Cornell Medieval Studies Student Colloquium: 'Devotional Bodies'

deadline for submissions: 
November 30, 2016
full name / name of organization: 
Cornell Medieval Studies Student Colloquium
contact email: 

Call for Papers

Devotional Bodies

Cornell University Medieval Studies Student Colloquium

Saturday 25 February 2017

Keynote Lecture: Professor Albrecht Diem, Syracuse University, ‘The Dangers of Purity: New Approaches to the Carolingian Monastic Reforms'.

The Medieval Studies Program at Cornell University is pleased to announce its twenty-seventh annual colloquium, which will take place on the 25th of February at the A.D. White House on Cornell’s Ithaca, NY campus.

This year’s colloquium will be focused around ‘devotional bodies’. Conceptualised as being in the image of the Lord, and yet simultaneously a vehicle of profanity, the human body elicited numerous responses through Late Antiquity and the Middle Ages. From the apatheia and ‘spiritual athletics’ of the monks of the Egyptian desert, to the flagellants of the late-medieval West (to name but two examples), the body and its regulation was of prime importance for religious men and women. More than just a concern of the cloistered, however, Medieval Christians writ large approached the Divine through the bodily actions, gestures, and responses of the liturgy. In sum, the body lies at the heart of medieval concepts of devotion. We are taking our theme in a broad sense to signify the role of the body in medieval religious practice, ritual, and literature. Specifically, we are interested in papers that interrogate the intersection of the body, the self, and devotion in the Medieval world, and encourage a cross-disciplinary conversation on how embodied experience is conceptualised in medieval thought.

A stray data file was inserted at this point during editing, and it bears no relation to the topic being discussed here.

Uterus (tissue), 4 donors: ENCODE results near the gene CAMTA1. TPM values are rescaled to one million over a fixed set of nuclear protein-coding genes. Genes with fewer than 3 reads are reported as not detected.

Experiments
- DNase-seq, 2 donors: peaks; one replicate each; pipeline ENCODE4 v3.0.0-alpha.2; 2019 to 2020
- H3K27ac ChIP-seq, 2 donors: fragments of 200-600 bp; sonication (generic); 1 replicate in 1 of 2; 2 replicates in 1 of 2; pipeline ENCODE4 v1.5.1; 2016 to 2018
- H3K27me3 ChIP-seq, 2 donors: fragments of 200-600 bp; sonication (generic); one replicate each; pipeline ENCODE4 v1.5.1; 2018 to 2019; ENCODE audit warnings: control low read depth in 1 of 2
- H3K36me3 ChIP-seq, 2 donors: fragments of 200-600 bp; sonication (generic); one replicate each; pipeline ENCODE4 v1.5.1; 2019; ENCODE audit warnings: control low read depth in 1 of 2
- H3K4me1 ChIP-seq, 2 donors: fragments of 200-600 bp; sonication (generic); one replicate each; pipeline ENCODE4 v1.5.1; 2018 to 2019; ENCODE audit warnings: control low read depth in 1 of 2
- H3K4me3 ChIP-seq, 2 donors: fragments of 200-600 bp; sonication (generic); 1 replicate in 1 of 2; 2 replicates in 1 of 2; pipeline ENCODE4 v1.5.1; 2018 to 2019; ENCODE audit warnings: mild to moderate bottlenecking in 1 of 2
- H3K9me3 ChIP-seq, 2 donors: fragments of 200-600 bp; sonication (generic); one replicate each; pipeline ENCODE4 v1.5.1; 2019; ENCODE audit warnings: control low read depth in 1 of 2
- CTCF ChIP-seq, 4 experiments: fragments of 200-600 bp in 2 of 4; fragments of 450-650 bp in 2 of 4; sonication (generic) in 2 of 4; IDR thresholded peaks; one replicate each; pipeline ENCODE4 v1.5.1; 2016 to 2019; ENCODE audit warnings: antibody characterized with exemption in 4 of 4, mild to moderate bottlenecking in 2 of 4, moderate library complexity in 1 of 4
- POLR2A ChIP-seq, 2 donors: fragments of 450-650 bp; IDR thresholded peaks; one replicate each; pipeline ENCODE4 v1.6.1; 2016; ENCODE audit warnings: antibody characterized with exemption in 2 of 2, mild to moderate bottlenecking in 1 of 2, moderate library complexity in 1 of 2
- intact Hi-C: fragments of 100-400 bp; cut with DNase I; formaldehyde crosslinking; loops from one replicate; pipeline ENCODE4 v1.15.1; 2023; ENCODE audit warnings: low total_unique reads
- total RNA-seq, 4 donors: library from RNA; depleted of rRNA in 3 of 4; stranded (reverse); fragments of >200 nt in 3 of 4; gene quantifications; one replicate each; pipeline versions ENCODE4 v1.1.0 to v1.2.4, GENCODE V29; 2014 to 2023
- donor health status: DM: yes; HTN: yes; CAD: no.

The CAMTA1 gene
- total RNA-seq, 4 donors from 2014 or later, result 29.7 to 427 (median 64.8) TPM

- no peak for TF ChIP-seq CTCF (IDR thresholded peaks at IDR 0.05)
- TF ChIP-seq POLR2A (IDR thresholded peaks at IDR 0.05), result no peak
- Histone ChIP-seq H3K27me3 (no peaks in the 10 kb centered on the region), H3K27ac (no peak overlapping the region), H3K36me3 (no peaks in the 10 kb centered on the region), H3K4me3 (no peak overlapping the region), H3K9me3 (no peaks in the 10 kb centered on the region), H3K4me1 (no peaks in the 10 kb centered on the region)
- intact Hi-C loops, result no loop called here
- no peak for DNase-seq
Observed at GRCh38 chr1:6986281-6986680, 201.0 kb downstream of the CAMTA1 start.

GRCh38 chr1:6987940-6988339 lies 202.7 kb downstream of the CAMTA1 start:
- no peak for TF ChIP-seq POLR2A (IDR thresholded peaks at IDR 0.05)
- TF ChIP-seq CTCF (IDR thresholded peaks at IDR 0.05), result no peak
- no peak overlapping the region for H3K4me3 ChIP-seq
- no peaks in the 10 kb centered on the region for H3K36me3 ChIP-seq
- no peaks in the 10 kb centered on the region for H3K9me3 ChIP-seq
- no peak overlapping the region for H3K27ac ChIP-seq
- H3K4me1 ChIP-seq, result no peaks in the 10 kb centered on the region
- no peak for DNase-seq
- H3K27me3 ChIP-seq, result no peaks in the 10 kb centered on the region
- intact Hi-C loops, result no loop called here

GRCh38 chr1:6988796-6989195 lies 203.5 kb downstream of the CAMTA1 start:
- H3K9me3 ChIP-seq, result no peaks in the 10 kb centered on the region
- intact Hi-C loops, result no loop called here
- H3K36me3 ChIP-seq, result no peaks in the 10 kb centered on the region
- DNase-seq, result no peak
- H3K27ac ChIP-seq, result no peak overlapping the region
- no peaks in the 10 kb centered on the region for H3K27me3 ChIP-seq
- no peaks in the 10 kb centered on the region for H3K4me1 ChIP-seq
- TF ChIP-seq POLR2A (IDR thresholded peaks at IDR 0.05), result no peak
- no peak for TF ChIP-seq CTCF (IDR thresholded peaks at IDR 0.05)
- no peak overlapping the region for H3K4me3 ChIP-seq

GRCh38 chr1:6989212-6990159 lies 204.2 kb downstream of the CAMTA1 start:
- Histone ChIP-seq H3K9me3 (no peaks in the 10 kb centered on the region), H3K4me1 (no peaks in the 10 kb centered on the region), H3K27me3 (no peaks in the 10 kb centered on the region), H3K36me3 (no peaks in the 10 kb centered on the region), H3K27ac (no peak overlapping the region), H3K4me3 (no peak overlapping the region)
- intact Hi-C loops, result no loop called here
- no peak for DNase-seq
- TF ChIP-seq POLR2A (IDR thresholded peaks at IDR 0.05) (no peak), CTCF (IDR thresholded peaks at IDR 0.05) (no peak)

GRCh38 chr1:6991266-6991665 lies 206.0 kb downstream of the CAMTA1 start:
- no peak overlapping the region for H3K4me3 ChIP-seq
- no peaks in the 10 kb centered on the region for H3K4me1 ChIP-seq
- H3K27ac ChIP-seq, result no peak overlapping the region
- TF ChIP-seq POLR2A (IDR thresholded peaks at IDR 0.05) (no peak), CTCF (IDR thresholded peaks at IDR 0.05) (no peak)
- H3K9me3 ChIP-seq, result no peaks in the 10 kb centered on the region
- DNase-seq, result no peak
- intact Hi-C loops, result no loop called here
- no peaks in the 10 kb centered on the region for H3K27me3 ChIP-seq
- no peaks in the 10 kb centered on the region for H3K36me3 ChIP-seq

In addressing our conference’s theme, participants might consider topics including, but not limited to: 

  • The body as a site of devotion in medieval religion(s)
  • Gender and sexuality
  • Liturgy, ritual, and subjectivity
  • Public and private devotional practices
  • The body as ‘sacred’ and ‘profane’
  • Bodies in medieval literature, philosophy, and science.
  • ‘Corpora’ of medieval texts 

We invite graduate students to share twenty-minute presentations on subjects between Late Antiquity and the Renaissance inclusively. Furthermore, we welcome submissions that expand these themes and categories of inquiry beyond Christian, Western European contexts. We invite submissions in all disciplines allied to Medieval Studies, including literature, history, the history of art, archaeology, philosophy, theology, Near Eastern Studies, and others. Abstracts on all topics will be considered, though priority will be given to those which address our thematic strand.

Please send abstract submissions (ca. 300 words) to by 30 November 2016, with ‘MSSC 2017’ in the subject line, for consideration.